“So we used all this to build out what is largely the (EverlyWell) platform today,” Cheek added. “The business model and the idea really hasn’t changed much, which is an at-home, affordable, convenient and digitally-enabled test.”

Essentially, the health test is ordered online, mailed to the consumer’s house, the consumer self- collects and results are available on the device in approximately three business days.

“Our goal is to make this a mass market shift in how you think about testing,” Cheek said.

The company is also 100 percent cash based.

“We work outside of insurance companies to be able to give people equal or more affordable pricing,” Cheek said.

But the journey wasn’t an easy one. Based on startup statistics, Cheek should have failed.

“(Statistics) would tell you that I would 100 percent have a chance for failure and there was no way that I was going to be able to succeed in starting this company,” Cheek said.

Cheek was a solo founder, a female founder and she had no technical background.

“I’ve never written a line of code, I have no health care experience, I have no entrepreneurial background,” Cheek explained. “And on a personal note, my husband had left his job a year earlier to start his own company and I was supposed to be supporting both of us while he went and started his company.”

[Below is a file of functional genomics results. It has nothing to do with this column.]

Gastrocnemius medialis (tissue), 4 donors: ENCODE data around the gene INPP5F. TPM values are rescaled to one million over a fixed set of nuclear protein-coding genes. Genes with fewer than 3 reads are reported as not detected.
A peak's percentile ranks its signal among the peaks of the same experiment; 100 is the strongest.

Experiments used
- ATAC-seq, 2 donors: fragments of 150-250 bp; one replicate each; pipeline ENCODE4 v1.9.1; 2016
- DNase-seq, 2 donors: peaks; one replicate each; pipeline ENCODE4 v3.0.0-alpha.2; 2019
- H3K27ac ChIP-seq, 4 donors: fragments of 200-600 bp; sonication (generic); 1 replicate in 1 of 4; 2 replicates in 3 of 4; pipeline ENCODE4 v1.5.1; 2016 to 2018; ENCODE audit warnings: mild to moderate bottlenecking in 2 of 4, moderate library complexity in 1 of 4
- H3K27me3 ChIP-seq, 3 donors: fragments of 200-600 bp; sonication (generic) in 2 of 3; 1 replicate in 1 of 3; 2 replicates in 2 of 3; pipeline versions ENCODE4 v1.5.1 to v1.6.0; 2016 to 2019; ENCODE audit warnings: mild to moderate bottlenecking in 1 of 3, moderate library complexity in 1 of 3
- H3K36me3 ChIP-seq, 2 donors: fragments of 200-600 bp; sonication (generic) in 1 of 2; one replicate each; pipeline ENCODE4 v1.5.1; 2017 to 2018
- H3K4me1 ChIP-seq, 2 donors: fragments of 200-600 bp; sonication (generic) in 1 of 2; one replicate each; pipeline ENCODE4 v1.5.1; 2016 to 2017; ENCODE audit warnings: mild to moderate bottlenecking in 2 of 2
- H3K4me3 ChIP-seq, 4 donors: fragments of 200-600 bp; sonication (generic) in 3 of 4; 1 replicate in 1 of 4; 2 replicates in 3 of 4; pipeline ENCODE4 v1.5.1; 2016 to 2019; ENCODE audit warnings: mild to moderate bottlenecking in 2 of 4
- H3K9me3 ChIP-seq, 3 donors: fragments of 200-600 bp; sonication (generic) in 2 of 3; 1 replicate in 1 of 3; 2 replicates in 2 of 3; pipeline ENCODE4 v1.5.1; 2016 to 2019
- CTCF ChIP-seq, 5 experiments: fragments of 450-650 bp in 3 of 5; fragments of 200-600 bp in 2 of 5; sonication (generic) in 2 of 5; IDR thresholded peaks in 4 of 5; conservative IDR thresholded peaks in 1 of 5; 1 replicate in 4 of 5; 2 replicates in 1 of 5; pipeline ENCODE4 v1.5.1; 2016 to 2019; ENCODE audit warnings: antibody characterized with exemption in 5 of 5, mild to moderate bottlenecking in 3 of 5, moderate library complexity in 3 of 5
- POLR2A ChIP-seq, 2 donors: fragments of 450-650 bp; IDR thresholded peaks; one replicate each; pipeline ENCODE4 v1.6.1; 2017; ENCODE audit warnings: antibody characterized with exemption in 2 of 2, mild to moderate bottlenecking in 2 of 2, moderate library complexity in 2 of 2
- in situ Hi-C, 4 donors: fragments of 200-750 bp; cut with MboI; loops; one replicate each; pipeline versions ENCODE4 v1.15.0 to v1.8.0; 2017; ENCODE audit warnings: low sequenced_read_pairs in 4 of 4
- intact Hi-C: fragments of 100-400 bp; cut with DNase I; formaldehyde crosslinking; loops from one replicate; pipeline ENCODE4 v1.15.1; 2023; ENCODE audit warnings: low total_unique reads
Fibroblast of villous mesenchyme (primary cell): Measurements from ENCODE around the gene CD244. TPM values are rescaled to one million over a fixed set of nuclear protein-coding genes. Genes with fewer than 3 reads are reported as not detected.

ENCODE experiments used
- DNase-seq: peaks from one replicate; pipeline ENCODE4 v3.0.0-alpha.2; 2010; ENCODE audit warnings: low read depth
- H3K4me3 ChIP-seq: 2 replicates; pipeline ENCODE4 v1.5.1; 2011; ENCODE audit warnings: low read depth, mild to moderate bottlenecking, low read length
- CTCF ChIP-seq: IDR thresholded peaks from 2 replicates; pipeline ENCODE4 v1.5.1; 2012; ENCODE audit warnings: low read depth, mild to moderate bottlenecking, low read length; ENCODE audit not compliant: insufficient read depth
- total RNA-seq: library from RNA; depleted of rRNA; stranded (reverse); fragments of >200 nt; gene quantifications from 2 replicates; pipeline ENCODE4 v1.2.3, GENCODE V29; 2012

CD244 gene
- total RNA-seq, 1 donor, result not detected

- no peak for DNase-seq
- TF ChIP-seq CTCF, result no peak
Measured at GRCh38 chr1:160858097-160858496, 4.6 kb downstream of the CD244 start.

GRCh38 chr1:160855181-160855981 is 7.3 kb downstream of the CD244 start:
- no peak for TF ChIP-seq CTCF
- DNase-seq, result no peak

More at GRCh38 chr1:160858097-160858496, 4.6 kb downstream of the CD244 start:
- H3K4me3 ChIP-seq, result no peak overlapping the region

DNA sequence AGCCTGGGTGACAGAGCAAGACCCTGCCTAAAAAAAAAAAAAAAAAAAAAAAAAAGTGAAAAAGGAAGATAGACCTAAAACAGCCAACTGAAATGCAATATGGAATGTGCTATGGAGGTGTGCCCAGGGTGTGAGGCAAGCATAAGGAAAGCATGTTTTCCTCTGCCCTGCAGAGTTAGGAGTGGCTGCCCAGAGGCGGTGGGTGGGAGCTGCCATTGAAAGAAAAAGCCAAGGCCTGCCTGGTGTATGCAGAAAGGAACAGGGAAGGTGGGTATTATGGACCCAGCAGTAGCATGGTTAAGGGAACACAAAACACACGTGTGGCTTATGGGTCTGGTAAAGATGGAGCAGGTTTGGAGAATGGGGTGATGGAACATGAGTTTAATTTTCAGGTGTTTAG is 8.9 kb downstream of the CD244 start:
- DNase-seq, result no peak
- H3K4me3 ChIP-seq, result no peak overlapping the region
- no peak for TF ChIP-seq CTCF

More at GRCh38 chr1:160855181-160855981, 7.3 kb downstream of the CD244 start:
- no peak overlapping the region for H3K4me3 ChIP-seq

Cheek said starting a company requires a positive attitude.

“It requires a certain amount of optimism and self-confidence and fearlessness to be able to take risks in the face of a lot of facts that are going against you,” Cheek said.

Cheek went on to land the largest deal for a female on Shark Tank in November 2017.

“And since Shark Tank last November we doubled overnight,” Cheek said. “We will do about $20 million in sales this year which is our second year on the market. We’re one of the fastest growing consumer health startups in the country.”

EverlyWell now has 15 employees with over 100,000 customers of over 30 health tests.